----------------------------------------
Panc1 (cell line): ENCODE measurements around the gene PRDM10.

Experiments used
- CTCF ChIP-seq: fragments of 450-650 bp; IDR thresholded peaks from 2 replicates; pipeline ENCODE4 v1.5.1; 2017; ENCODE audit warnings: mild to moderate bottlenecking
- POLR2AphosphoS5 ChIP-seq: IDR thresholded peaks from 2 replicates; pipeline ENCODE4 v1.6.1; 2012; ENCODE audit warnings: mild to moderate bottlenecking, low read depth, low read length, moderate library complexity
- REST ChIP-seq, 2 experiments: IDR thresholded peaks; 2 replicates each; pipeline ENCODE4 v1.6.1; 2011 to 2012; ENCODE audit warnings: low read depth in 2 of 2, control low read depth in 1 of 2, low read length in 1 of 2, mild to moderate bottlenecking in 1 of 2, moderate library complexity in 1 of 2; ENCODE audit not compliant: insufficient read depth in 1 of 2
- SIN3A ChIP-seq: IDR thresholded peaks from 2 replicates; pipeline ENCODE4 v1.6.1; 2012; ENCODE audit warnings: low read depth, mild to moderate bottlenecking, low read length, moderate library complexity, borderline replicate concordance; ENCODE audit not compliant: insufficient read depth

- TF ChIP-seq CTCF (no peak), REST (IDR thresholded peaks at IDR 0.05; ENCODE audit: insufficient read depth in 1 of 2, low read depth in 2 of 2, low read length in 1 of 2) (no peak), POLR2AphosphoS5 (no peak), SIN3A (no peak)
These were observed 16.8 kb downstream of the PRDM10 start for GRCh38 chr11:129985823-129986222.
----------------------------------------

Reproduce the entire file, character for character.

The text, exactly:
Panc1 (cell line): ENCODE measurements around the gene PRDM10.

Experiments used
- CTCF ChIP-seq: fragments of 450-650 bp; IDR thresholded peaks from 2 replicates; pipeline ENCODE4 v1.5.1; 2017; ENCODE audit warnings: mild to moderate bottlenecking
- POLR2AphosphoS5 ChIP-seq: IDR thresholded peaks from 2 replicates; pipeline ENCODE4 v1.6.1; 2012; ENCODE audit warnings: mild to moderate bottlenecking, low read depth, low read length, moderate library complexity
- REST ChIP-seq, 2 experiments: IDR thresholded peaks; 2 replicates each; pipeline ENCODE4 v1.6.1; 2011 to 2012; ENCODE audit warnings: low read depth in 2 of 2, control low read depth in 1 of 2, low read length in 1 of 2, mild to moderate bottlenecking in 1 of 2, moderate library complexity in 1 of 2; ENCODE audit not compliant: insufficient read depth in 1 of 2
- SIN3A ChIP-seq: IDR thresholded peaks from 2 replicates; pipeline ENCODE4 v1.6.1; 2012; ENCODE audit warnings: low read depth, mild to moderate bottlenecking, low read length, moderate library complexity, borderline replicate concordance; ENCODE audit not compliant: insufficient read depth

- TF ChIP-seq CTCF (no peak), REST (IDR thresholded peaks at IDR 0.05; ENCODE audit: insufficient read depth in 1 of 2, low read depth in 2 of 2, low read length in 1 of 2) (no peak), POLR2AphosphoS5 (no peak), SIN3A (no peak)
These were observed 16.8 kb downstream of the PRDM10 start for GRCh38 chr11:129985823-129986222.